How Does a Digital Photography SLR Camera Work?
If you've ever gone camera shopping, you've probably notices that camera prices vary dramatically, from less
than a hundred dollars to several thousand.
You may also have notice that any camera labeled "SLR" is includes a large jump in price.
What is a digital SLR camera? Why is it more expensive? Is a digital photography SLR camera worth the extra
money? This article will explain what a digital SLR camera is, how it works, and why, if you're serious about
photography, you'll want to invest in one.
Both film and digital cameras have problems that digital photography SLR cameras fix. First, have you ever taken
a picture with a film camera and noticed that the photo came out slightly off center from the picture you framed
through the viewfinder, particularly on close-ups?
This happens because, when you frame a picture, you're not actually looking through the lens of the camera. This
is because the shutter and film (or the image sensor, in the case of digital camera) is in the way. Consequently,
the viewfinder is usually up and off to the side from the actual camera lens. This results in two slightly
different angles of view between the pictures you frame in the viewfinder and the photo the lens takes.
A digital photography SLR (Single-Lens Reflexive) camera fixes this problem. Through the clever use of mirrors
and prisms, it allows the photographer to actually see through the lens of the camera. A digital photography SLR
camera lowers a mirror into the lens box. This mirror reflects the image coming through the lens upward into a
prism, which then bounces the image into the viewfinder. The camera and the photographer both see the same thing.
This is the "Single Lens" that "SLR" refers to.
When the photographer snaps a picture, the mirror in the lens box flips upward out of the way. The shutter then
opens and exposes the image sensor or film to light coming through the lens. The image is captures, the shutter
closes, the mirror swings back down, and the photographer is able to see through the viewfinder once again. This
ability of SLR cameras to automatically move the mirror out of the way for the instant the photograph is taken is
the "Reflexive" part of "SLR."
Digital cameras, however, have "live preview", which does allow you to see exactly what the lens is seeing at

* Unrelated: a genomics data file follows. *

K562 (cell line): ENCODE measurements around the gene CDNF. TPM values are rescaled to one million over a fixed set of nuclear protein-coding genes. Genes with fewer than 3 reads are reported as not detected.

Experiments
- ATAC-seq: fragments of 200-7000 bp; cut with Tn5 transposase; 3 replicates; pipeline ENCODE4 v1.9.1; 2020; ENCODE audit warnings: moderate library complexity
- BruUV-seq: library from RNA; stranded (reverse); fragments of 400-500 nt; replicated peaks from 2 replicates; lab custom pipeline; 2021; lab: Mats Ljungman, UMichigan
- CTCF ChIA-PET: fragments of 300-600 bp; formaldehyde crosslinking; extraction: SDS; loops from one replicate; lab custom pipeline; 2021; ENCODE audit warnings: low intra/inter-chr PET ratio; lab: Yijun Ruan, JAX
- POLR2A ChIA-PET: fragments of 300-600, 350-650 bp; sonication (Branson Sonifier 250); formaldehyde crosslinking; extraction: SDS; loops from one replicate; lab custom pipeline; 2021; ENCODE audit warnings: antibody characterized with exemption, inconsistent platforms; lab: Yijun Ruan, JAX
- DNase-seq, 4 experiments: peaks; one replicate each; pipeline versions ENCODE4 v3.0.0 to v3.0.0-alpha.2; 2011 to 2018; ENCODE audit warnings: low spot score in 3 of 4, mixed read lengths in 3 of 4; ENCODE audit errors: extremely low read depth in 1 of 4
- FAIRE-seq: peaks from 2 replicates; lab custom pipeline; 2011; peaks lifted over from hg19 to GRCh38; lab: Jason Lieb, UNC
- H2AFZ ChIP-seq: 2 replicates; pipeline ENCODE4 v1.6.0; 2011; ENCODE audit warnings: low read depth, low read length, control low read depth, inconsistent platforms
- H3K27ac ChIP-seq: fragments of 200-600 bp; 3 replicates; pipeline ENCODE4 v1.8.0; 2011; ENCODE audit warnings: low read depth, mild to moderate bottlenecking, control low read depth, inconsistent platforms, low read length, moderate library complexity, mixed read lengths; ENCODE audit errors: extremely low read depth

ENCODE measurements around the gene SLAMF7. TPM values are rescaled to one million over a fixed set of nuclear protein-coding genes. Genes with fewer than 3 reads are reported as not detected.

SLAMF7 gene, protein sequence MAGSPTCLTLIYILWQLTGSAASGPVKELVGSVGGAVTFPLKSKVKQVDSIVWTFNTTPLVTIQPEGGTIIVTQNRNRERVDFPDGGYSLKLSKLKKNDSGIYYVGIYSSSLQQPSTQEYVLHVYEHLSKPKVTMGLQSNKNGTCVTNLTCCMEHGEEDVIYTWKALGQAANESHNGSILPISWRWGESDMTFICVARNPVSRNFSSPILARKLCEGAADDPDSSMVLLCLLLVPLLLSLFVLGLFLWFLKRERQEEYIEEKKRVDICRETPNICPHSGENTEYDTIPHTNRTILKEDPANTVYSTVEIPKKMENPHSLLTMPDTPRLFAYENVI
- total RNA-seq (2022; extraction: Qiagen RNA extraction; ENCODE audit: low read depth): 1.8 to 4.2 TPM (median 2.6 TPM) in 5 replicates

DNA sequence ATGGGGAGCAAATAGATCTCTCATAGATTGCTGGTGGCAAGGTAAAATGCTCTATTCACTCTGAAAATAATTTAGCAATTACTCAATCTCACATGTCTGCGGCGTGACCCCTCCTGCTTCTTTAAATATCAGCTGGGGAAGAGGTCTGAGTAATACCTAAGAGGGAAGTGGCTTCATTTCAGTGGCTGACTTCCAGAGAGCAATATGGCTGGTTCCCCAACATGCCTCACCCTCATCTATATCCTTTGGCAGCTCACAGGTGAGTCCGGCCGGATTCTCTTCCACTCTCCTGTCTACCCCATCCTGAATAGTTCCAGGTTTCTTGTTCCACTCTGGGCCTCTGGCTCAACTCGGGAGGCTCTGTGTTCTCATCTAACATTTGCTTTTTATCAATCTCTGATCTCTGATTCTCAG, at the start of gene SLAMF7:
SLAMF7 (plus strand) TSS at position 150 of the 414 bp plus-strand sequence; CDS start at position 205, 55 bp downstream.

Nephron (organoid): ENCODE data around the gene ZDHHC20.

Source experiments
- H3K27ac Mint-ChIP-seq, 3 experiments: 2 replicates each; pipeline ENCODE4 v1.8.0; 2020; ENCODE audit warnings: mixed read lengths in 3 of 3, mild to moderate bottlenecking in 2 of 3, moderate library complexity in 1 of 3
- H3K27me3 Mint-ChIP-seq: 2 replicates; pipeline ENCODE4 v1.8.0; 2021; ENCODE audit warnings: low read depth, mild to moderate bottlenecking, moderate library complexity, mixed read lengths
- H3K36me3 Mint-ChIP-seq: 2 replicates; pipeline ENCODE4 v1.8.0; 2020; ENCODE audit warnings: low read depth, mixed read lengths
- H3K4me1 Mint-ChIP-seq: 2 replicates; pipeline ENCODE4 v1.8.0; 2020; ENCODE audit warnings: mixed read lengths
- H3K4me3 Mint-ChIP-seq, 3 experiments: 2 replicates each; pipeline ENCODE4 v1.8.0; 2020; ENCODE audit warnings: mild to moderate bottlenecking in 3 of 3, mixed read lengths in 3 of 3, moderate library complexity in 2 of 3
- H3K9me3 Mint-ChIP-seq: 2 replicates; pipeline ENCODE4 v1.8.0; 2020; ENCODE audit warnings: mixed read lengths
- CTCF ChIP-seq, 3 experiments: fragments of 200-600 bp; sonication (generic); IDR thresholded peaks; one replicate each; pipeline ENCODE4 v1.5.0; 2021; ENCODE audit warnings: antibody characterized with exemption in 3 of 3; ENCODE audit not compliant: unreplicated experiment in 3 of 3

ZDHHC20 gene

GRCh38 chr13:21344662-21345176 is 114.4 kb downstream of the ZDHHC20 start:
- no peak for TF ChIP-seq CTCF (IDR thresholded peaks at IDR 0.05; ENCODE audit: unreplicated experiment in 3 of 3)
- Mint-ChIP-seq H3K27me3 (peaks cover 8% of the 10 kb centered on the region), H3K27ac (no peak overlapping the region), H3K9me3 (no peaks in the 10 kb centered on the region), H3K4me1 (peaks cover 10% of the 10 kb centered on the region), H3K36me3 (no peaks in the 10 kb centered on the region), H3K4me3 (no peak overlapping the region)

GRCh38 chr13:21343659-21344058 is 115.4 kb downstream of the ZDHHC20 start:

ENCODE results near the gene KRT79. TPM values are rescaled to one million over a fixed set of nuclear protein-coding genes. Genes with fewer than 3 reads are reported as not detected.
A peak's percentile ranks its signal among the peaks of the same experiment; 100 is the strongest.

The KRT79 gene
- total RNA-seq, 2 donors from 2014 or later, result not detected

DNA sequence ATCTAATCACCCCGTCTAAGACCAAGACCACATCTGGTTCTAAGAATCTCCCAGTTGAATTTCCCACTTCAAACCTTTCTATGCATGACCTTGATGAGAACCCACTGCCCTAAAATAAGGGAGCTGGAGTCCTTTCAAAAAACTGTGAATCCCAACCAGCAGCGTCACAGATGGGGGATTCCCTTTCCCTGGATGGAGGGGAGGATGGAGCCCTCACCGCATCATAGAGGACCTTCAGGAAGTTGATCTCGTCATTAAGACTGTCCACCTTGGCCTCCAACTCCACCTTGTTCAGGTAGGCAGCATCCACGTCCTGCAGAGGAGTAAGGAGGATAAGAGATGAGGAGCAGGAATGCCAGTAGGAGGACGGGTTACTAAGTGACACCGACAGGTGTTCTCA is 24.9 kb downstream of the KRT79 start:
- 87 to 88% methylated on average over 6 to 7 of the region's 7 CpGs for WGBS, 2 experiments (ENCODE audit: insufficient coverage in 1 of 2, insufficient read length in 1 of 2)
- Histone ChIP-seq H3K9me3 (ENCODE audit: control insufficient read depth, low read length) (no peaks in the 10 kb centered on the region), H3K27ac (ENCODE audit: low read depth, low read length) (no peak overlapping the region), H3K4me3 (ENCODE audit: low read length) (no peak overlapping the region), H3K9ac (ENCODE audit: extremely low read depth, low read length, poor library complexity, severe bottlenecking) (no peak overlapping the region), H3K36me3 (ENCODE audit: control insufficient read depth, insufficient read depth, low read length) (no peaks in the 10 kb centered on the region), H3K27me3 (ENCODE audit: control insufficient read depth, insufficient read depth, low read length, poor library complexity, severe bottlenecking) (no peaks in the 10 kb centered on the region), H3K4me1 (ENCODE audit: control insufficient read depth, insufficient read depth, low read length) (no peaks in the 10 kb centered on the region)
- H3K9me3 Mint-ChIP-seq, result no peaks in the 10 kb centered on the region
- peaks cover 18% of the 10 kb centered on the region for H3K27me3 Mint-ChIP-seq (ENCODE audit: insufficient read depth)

the moment the picture is taken. Digital cameras, however, have problems of their own. The main one is "shutter
lag," or the time delay between when you press the shutter button and when the picture is actually taken.
During this time, the camera is computing and setting the focus and exposure. For some digital cameras, this
delay can be as much as two or three seconds. During these seconds, focus could be lost, the angle change, the
camera be jostled, or the subjects being photographed may move.
Although this is not an issue for still photography, for photographers needing to capture images instantly (such
as action, sport, or wildlife photographers), this multi-second delay can ruin a shot.
A digital SLR camera, however, fixes this problem as well. The mirror and prism system allows the photographer
to see what the lens is seeing, including focus and lighting conditions. When the shutter button is pressed and the
mirror is lifted out of the way, the digital SLR camera is already set to instantly capture the picture on the
While even the most high-end digital cameras have a shutter lag time of at least half a second, digital SLR
cameras can take between three and ten pictures per second. This is how digital photography SLR cameras combine
both the accuracy and speed of SLR cameras with the convenience of a digital camera.
Although a digital photography SLR camera is more expensive than a cheap "point and shoot" digital camera, they
are far faster and more accurate. Any professional photographer, or even an amateur photography enthusiast, will
consider a digital photography SLR camera to be a smart investment of their money.